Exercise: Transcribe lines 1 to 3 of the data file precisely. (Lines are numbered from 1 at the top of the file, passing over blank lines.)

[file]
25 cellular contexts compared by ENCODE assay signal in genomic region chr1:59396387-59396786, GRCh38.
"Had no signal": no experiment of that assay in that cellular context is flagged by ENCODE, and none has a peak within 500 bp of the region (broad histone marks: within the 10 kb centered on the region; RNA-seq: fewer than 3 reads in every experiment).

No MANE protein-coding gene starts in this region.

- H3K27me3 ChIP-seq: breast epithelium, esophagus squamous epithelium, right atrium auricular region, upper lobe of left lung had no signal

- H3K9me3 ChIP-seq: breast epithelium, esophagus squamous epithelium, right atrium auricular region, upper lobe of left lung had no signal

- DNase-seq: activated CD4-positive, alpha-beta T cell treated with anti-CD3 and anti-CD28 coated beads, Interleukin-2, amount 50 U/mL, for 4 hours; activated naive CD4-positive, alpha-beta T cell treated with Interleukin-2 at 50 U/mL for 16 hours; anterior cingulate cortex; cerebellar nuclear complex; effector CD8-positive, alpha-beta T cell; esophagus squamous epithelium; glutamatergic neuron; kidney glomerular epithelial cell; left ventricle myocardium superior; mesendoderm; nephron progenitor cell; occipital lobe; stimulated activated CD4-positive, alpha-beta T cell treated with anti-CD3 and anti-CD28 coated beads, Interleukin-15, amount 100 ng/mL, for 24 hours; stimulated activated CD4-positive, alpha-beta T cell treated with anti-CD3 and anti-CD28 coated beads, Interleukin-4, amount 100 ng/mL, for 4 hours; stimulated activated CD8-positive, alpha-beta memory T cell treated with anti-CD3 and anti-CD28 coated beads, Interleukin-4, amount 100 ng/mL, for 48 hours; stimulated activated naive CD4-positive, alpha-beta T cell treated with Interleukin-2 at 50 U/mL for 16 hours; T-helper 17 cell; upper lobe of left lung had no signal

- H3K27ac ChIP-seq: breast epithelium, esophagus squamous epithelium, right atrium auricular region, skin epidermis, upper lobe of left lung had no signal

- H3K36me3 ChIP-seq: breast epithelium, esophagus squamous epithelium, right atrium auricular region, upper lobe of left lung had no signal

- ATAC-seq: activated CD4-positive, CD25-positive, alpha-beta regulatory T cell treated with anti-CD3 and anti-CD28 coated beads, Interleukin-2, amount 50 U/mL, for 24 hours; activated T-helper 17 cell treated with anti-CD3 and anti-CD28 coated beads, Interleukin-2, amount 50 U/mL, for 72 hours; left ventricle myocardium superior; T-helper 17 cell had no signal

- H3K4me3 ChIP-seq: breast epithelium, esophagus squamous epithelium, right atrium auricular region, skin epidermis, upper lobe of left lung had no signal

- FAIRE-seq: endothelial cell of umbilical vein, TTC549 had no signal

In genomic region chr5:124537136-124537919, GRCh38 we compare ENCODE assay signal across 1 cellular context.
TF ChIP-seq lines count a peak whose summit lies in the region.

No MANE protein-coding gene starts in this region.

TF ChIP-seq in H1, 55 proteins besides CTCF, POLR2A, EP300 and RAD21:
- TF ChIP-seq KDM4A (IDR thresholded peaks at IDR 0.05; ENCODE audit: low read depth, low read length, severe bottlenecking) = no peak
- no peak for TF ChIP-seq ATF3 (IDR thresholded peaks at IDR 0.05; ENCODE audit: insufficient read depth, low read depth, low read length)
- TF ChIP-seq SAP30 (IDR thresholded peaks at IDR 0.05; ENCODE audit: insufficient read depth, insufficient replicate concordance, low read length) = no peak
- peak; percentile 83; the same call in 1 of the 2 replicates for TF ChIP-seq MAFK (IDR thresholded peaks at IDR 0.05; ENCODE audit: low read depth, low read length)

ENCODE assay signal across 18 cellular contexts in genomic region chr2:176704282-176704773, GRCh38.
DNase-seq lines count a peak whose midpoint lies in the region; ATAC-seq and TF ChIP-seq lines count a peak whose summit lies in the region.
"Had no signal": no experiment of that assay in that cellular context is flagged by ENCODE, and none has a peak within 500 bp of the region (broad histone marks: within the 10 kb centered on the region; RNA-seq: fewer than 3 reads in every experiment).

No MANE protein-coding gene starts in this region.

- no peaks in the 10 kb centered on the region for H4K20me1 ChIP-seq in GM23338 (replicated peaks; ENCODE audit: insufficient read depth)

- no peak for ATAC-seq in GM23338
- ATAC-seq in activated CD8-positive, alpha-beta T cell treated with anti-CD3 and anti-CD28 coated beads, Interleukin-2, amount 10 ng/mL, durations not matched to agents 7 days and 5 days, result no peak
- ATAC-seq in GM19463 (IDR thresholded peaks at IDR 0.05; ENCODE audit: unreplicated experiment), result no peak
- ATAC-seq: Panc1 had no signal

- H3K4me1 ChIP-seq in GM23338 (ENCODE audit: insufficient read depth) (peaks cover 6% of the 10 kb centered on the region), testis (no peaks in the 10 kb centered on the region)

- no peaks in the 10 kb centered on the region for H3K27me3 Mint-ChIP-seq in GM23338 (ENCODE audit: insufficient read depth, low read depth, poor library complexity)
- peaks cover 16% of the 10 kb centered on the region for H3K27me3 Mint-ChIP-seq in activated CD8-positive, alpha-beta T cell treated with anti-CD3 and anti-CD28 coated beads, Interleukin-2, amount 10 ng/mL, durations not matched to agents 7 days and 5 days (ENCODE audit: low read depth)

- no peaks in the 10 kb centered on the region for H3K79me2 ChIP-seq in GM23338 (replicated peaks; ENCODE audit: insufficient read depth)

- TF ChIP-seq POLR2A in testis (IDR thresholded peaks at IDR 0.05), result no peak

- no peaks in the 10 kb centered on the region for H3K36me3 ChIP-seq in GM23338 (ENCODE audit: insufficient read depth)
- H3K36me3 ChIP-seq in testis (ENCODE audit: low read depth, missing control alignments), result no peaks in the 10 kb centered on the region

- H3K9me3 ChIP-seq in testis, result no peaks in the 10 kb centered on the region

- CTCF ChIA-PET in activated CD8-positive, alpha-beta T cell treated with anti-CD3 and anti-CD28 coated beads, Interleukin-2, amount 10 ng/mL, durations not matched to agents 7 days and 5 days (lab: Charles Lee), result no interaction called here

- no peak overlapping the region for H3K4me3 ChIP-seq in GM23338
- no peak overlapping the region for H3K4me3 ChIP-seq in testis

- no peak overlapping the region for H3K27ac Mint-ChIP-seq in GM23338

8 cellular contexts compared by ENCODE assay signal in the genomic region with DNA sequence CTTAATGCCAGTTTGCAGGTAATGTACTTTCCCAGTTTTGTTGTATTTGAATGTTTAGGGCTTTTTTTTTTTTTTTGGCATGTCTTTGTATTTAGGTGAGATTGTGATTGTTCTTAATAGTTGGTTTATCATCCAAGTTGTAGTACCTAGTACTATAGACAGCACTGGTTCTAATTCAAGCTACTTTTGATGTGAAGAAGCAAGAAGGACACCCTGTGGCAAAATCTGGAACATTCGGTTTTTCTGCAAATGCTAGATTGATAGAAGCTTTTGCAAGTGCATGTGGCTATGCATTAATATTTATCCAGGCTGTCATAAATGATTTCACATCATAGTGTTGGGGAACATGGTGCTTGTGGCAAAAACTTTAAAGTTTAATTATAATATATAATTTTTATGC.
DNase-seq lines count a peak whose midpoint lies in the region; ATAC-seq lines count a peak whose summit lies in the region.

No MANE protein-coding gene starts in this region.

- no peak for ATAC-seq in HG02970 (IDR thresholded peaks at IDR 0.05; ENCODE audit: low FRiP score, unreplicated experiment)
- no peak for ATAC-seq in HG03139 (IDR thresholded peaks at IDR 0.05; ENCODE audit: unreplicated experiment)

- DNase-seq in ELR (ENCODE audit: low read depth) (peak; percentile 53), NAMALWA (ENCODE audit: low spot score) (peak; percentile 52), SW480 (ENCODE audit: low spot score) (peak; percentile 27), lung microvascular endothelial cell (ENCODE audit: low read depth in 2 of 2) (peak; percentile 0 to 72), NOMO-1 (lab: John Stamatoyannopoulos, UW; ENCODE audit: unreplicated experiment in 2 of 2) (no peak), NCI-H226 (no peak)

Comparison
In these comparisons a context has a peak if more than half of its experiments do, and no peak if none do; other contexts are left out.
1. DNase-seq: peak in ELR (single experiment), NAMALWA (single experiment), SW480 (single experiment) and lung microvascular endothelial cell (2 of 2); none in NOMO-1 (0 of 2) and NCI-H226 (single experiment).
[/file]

25 cellular contexts compared by ENCODE assay signal in genomic region chr1:59396387-59396786, GRCh38.
"Had no signal": no experiment of that assay in that cellular context is flagged by ENCODE, and none has a peak within 500 bp of the region (broad histone marks: within the 10 kb centered on the region; RNA-seq: fewer than 3 reads in every experiment).

No MANE protein-coding gene starts in this region.